Muddy Boots - when did you last have Muddy Boots? There’s something very invigorating about having a cold, country walk, with a dog, and getting muddy boots.
But - to Dogs Trust - muddy boots are likely to mean muddy dogs and, with the wet weather during the past weeks, Dogs Trust is currently short of clean towels, blankets and bedding for their dogs. If you can spare any, they will be gratefully received. I know many readers are knitting blankets for our local animals – thank you for this and, if you want me to collect them from you, email me at email@example.com
One dog likely to get muddy paws is Loz – a friendly Staffordshire Bull Terrier who loves to play. When I met her she disappeared into the bushes empty-handed but emerged triumphantly with a football. Loz has only just arrived at Dogs Trust but, through no fault of her own, this is the second time she has been there. Four years ago, she was rehomed by them but, due to a change in housing circumstances, her owner can no longer keep her.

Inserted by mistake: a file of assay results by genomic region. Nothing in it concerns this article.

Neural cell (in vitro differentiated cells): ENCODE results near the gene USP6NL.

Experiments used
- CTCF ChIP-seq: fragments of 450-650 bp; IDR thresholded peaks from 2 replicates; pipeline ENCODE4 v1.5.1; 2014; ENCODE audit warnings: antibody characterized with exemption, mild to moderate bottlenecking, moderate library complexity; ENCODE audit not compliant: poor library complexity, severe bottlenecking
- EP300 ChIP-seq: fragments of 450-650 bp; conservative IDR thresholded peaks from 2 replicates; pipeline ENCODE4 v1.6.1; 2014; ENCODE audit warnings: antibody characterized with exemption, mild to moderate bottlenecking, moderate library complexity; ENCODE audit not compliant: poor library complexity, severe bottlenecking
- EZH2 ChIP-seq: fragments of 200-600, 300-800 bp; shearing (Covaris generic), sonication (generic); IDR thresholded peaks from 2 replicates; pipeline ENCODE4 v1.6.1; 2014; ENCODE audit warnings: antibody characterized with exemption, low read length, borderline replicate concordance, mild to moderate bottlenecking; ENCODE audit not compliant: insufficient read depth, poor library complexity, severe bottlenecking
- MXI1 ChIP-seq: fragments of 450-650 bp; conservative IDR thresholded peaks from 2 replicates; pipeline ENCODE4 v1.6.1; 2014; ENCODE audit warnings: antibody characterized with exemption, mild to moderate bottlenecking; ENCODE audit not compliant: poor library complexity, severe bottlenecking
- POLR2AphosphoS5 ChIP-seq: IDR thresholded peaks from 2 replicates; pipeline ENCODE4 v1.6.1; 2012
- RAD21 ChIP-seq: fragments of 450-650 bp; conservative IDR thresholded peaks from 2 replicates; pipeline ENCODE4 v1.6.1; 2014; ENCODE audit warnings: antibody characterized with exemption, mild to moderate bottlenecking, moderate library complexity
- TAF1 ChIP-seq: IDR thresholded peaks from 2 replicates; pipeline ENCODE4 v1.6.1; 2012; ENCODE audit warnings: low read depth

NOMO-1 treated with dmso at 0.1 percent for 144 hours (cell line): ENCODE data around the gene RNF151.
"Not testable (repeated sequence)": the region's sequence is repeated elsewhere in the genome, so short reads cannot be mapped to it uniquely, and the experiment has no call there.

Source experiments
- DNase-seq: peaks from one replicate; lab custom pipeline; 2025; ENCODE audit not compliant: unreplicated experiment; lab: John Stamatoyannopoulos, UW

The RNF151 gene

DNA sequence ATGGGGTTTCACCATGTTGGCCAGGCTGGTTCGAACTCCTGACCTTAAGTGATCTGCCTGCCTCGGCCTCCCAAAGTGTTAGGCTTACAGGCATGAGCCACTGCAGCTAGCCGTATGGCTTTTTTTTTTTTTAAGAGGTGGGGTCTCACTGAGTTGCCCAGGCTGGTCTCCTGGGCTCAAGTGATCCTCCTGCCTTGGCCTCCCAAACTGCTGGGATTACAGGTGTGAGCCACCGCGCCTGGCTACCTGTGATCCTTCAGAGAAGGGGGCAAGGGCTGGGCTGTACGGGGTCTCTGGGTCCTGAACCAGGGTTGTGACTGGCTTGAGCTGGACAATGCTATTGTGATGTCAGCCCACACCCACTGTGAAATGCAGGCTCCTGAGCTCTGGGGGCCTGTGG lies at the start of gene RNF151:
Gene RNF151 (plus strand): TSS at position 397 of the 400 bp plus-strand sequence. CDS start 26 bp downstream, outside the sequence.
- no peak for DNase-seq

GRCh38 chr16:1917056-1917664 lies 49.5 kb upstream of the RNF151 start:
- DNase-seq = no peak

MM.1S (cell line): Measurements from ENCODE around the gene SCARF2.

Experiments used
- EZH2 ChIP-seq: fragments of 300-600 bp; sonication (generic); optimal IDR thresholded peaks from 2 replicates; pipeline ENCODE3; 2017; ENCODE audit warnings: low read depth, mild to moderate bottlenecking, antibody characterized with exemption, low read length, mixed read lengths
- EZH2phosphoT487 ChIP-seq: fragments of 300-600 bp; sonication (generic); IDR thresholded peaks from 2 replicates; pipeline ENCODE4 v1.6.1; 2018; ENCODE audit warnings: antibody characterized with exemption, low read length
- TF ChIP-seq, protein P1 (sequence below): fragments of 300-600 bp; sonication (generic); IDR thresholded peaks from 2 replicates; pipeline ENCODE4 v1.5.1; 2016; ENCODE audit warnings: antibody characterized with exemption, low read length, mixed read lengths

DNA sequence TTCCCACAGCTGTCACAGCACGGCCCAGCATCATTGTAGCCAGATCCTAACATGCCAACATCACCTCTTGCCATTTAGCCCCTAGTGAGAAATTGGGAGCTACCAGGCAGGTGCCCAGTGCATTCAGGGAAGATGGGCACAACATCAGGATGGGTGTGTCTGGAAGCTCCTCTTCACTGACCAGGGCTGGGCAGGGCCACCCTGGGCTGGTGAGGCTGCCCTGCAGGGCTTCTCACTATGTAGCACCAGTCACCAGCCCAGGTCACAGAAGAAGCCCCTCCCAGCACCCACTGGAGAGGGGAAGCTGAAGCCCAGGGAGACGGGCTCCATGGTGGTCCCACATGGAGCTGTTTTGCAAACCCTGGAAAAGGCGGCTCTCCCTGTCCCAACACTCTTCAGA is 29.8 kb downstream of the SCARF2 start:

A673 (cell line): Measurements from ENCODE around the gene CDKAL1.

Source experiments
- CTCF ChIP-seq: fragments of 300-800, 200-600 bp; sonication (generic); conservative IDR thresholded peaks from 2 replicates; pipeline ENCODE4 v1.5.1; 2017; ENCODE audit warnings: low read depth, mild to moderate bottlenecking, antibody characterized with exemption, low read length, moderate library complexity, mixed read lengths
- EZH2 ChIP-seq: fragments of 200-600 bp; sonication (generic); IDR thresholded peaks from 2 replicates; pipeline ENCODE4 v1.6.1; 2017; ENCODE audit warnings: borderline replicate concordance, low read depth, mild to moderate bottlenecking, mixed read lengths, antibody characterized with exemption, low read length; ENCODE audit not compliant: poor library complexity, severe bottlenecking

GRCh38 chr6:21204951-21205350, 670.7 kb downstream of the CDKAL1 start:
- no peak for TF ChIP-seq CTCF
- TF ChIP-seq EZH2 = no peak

When I met Loz, you could sense she felt bewildered by her return. If there is room in your home for this beautiful Staffie call 01895 453 930 or go and see her at Harvil Road, Harefield UB9 6JW.
Muddy Boots are not always good news – the recent wet weather is cause for concern for animal welfare charities. Although actions to prevent animals suffering in the floods would seem to be common sense, there are reports of animals drowning. The RSPCA rescued over 60 animals in five days during the recent floods. Both Blue Cross and the RSPCA issue detailed animal welfare advice on what to do if you are at risk of flooding.
Key points include working out, in advance, your escape route, moving small animals inside and, if possible, upstairs. Making sure you have appropriate carriers for small animals immediately available and keeping up-to-date with Floodline warnings on 0845 988 1188.
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